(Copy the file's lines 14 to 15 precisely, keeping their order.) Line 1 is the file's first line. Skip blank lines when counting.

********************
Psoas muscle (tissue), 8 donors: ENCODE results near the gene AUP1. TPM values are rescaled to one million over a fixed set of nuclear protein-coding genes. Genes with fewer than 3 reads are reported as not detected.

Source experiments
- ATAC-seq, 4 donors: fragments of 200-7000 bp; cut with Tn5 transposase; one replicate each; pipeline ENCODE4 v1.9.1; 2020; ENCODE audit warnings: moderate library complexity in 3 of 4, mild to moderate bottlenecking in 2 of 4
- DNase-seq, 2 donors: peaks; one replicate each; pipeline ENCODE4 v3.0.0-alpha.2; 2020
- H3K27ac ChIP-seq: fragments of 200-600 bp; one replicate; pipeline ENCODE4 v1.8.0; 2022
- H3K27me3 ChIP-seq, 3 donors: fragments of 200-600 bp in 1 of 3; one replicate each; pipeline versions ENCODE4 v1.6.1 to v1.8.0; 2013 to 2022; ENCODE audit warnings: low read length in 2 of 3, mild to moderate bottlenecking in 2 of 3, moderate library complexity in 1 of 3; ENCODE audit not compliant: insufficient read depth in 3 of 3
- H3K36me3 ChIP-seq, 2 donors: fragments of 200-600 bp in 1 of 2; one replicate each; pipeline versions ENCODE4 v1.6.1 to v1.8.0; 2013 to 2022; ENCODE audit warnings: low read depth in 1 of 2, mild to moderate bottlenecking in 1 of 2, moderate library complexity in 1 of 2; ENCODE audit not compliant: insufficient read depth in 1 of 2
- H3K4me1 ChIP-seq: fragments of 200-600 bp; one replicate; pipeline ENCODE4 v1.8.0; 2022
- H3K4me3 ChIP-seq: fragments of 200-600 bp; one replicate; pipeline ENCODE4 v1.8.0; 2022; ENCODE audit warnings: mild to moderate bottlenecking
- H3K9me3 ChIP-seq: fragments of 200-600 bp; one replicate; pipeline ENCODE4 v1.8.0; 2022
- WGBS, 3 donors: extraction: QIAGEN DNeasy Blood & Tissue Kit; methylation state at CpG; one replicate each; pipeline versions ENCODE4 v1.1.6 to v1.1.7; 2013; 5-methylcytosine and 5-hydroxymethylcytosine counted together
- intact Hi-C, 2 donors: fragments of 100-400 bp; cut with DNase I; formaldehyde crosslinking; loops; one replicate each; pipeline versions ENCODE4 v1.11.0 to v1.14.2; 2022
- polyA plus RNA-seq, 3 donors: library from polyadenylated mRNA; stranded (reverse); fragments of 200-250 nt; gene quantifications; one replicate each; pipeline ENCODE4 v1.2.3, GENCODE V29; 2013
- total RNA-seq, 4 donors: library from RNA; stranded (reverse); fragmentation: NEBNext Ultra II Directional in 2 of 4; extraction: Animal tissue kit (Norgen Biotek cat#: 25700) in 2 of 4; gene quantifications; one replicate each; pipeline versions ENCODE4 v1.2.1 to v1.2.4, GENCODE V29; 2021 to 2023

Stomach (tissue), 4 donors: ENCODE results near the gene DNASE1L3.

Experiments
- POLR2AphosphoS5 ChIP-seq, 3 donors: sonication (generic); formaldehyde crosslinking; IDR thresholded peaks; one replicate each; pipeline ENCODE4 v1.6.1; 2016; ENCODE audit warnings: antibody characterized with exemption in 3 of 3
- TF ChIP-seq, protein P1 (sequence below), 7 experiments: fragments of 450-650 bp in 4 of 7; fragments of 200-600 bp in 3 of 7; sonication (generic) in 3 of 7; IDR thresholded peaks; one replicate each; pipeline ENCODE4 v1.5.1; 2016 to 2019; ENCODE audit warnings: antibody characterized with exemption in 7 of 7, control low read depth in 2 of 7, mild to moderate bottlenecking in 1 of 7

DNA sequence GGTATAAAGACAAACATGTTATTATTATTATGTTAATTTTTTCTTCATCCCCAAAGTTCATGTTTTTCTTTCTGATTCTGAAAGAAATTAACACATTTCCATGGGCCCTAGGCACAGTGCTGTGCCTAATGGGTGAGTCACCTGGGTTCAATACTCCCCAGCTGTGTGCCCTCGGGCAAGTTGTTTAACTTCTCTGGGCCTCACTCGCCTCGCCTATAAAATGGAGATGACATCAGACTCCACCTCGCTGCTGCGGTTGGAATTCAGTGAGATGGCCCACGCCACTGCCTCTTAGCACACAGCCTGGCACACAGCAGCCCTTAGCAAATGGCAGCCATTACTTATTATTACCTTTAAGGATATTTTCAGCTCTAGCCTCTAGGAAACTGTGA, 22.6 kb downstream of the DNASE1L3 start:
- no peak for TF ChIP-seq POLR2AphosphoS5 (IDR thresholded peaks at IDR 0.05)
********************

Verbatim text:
- total RNA-seq, 4 donors: library from RNA; stranded (reverse); fragmentation: NEBNext Ultra II Directional in 2 of 4; extraction: Animal tissue kit (Norgen Biotek cat#: 25700) in 2 of 4; gene quantifications; one replicate each; pipeline versions ENCODE4 v1.2.1 to v1.2.4, GENCODE V29; 2021 to 2023

Stomach (tissue), 4 donors: ENCODE results near the gene DNASE1L3.